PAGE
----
Whether you like it or not, the referendum has happened and democracy has been decided. Personally, I was team remain but now is not the time to start sulking about not getting what I wanted for my family and the country. That’s next week’s blog!
So like many businesses we’re thinking of what will happen next and when. At the moment we don’t know but one thing is sure, our approach has to be positive. We will need to embrace change and seek the opportunities from the given circumstances.
But in business, as in life, this should be the norm – shouldn’t it? But how?
Cast the net wider
We’re all well aware of how the internet, and in particular mobile access, has made us closer to friends and family dotted around the world and this shouldn’t be any different for businesses.
By creating a compelling brand story, businesses can attract interest from overseas and start engaging with new customers. Yes, an understanding and appreciation of local requirements needs to be researched, visits to the chosen market need to be made, along with connecting and speaking to local contacts – but all this is possible with the right sense of adventure and commercial acumen.
‘Fire, determination and ambition’
My recent trip to Israel showed me how a country in isolation to its neighbours (sounding familiar) has been innovative, determined and broad minded enough to seek opportunities from around the world. There are some (minor) parallels there with how the UK might be treated by its neighbours over the next few years.
The Israelis have the fire, determination and ambition to succeed across the world, and the UK will have to adopt such principles. Yes there will be failures in this process but it’s the ability to bounce back, learn from the failures and evolve them into successes.
With all the impartial BBC reporting we’ve experienced over the past few months, it’s important to highlight both sides of the argument. Martin Roll mentions some of the potential pitfalls of globalising a brand are:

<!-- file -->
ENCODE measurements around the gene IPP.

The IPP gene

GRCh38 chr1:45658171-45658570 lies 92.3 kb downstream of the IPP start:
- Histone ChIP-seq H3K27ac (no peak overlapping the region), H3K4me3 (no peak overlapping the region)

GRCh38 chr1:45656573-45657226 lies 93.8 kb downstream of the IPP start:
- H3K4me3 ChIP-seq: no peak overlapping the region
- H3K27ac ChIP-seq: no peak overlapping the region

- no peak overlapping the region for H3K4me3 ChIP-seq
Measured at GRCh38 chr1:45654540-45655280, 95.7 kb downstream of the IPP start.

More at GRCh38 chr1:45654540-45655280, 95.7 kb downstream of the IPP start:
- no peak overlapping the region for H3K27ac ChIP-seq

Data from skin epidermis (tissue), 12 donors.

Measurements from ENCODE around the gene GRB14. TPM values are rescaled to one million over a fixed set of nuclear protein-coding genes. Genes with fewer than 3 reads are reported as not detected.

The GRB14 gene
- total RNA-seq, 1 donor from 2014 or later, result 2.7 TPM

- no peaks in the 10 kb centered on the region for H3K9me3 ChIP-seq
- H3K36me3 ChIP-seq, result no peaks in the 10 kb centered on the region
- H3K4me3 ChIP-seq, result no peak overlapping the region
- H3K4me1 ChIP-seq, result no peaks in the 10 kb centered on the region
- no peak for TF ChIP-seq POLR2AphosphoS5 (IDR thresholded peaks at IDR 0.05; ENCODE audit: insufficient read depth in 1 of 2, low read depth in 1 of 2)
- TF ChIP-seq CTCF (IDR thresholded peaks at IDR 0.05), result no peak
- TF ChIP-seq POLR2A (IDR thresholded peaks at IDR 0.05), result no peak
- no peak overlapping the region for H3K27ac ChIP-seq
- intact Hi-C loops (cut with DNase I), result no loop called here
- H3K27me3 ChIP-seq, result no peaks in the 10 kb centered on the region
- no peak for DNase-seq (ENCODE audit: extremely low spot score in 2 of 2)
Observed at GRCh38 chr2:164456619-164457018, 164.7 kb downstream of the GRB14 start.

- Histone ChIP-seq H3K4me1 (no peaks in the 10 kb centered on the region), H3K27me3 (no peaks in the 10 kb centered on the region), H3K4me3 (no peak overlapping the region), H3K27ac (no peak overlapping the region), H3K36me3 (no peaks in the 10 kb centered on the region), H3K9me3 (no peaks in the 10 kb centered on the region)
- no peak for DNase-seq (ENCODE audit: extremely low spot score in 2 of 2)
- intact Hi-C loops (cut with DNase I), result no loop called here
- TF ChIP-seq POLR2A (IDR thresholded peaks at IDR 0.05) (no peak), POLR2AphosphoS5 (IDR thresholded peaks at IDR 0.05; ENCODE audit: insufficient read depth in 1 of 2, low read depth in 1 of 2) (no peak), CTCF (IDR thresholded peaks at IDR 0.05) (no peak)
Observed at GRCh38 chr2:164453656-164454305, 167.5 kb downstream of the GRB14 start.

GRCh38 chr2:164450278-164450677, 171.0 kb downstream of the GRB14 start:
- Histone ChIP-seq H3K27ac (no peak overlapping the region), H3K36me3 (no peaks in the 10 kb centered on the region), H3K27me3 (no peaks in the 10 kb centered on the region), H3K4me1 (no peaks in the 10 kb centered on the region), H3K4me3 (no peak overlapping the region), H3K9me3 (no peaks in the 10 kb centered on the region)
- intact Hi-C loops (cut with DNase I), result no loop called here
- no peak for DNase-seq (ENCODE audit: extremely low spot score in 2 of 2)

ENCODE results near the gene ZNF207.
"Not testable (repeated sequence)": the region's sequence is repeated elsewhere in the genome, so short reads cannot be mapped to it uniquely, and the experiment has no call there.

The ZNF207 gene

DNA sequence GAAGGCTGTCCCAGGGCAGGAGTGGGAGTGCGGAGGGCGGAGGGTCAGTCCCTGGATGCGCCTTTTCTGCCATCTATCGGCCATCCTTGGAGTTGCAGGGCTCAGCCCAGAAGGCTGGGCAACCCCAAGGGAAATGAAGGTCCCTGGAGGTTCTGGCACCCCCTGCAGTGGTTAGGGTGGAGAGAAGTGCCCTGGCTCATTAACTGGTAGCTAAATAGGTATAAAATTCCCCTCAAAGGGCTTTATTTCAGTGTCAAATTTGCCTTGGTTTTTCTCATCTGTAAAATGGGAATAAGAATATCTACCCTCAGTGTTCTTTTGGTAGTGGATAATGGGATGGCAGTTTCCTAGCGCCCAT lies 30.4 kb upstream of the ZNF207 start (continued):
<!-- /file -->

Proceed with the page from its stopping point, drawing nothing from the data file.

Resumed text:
- Strategically managing multipoint competition – competing with established local brands will be difficult
- Restructuring and reconciling the brand portfolio scope – expanding the brand portfolio too far can create brand chaos
- Ensuring optimal localization to maintain the global brand identity – a delicate balance between maintaining core brand identity but personalizing it enough to appeal locally
- Managing country risk in international market entry – the legal, political, cultural and regulatory requirements need to be dealt with
‘Go deep’ and do it properly
Roshin Hegerman talks about in ‘today’s world nothing local is just local anymore’ and gives the example of how IKEA, unsure of how to present women to a Muslim audience in its 2012 United Arab Emirates catalogue, felt that the most efficient and expedient solution was to remove them from the pages altogether.
This omission went global with negative coverage hitting the press in countries as diverse as the UK, Singapore, Australia, Sweden and Taiwan. IKEA was forced to apologise and issue a statement explaining that excluding women from the Saudi Arabian catalogue was in conflict with IKEA’s group values.
All this could have been avoided had IKEA paid attention to the fact that the era of shallow globalisation is dead.
Hegerman states you must now go deeper and develop culture networks, deep cultural knowledge and deep media savviness. Think of this, if you will, as a new era of ‘deep globality’.
So taking the Latin proverb of ‘forewarned is forearmed’ it is possible to prepare for new and exciting times and to start globalising your brand and business. Develop deep, meaningful relationships with local contacts and start embracing the new opportunities.
Despite the uncertainty it’s an exciting time for business with the right mindset.
Are you considering a globalisation strategy for your brand? Talk to us.
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Author: Henry Sanford
Henry is an experienced online communications consultant who has worked with a number of FTSE 100/250 companies, helping them to communicate with their key stakeholders. He heads up our Digital team and is interested in new technology to make life more simple and engaging.
Author: Henry Sanford
Henry is an experienced online communications consultant who has worked with a number of FTSE 100/250 companies, helping them to communicate with their key stakeholders. He heads up our Digital and Corporate Reporting teams, and is interested in all gadgets that make life simpler. A fan of all sport, he is often seen supporting the Exeter Chiefs most weekends but without the headdress and tomahawk!